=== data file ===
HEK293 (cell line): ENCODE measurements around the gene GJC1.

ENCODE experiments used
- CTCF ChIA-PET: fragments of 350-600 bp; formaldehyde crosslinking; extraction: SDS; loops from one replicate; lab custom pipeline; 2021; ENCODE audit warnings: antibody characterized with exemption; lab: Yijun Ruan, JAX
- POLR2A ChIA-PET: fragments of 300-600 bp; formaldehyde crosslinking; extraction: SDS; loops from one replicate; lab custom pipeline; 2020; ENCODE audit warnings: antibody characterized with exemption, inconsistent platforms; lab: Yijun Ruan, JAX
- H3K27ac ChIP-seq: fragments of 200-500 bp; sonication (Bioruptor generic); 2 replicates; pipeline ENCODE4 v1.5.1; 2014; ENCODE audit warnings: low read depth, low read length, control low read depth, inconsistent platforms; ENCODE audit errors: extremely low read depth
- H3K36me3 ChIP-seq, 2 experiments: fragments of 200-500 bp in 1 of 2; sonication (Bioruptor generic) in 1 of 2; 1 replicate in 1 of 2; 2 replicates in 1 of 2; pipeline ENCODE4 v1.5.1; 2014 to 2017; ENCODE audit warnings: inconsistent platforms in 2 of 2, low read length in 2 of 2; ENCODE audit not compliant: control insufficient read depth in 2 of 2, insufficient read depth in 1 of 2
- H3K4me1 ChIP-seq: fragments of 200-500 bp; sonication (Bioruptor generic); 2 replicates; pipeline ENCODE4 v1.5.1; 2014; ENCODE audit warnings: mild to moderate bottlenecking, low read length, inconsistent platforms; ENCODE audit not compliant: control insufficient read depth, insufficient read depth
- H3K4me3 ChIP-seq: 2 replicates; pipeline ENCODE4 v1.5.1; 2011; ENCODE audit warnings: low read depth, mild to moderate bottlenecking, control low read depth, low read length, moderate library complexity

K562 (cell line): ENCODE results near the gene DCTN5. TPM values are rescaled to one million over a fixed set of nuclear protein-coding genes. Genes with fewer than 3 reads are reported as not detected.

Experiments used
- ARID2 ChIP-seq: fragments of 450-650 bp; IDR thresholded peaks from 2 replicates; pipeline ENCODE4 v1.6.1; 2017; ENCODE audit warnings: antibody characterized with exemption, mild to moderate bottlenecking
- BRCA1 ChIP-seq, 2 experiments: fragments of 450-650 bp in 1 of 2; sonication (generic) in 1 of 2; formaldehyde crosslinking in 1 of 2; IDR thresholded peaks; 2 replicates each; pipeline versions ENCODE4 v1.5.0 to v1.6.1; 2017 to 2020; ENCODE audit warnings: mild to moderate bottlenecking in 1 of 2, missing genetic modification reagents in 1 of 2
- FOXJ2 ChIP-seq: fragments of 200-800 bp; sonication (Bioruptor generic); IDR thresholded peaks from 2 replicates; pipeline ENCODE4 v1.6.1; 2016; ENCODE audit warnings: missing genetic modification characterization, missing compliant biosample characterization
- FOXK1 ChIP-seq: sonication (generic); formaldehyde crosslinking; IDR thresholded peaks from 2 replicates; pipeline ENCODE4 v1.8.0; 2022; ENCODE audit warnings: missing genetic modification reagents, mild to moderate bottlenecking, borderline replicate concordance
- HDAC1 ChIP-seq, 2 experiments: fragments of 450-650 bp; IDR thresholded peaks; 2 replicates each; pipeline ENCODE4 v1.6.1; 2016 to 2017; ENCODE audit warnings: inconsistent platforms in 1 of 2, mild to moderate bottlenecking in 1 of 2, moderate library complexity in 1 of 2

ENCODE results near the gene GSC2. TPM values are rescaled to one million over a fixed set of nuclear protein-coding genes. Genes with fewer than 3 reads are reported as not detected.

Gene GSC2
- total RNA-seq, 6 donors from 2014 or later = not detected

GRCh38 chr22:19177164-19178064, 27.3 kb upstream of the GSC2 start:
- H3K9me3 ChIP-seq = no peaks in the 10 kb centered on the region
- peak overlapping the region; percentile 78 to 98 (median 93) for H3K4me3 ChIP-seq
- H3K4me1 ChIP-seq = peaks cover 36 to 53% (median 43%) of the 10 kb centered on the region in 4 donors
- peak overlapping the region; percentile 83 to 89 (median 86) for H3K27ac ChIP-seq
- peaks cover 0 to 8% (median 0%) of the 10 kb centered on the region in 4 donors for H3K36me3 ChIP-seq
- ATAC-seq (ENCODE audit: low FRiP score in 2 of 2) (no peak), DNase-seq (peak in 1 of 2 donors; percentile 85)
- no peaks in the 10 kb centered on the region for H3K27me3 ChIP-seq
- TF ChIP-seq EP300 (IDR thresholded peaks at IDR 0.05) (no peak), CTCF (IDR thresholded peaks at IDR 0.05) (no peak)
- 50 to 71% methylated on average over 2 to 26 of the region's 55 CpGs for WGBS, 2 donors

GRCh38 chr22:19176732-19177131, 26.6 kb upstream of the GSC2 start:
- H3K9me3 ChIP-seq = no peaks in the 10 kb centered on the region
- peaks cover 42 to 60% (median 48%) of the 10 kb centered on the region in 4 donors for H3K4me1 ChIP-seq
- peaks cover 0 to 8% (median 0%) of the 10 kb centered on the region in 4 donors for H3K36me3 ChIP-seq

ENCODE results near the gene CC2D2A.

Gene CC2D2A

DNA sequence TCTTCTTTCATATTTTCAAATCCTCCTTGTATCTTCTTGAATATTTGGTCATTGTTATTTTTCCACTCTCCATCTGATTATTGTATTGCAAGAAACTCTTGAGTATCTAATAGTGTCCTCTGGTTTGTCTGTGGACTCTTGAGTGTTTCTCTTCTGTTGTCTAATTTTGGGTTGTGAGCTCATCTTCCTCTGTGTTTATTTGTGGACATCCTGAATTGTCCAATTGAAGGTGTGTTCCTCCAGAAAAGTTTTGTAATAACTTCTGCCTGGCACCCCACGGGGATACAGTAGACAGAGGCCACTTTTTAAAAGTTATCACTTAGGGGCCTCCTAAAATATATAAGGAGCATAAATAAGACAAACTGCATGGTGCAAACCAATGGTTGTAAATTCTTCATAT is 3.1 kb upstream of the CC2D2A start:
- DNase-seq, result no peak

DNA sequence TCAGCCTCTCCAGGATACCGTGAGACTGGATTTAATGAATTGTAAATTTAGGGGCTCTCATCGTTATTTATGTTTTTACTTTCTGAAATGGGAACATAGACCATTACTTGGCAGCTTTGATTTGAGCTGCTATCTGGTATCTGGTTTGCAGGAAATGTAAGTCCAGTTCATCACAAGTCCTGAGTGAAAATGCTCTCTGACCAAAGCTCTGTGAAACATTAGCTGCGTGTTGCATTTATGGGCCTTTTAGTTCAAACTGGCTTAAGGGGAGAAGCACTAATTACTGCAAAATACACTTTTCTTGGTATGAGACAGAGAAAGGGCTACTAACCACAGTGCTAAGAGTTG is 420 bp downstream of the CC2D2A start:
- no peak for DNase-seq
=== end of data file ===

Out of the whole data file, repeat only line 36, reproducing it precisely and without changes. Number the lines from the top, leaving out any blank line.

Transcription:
- DNase-seq, result no peak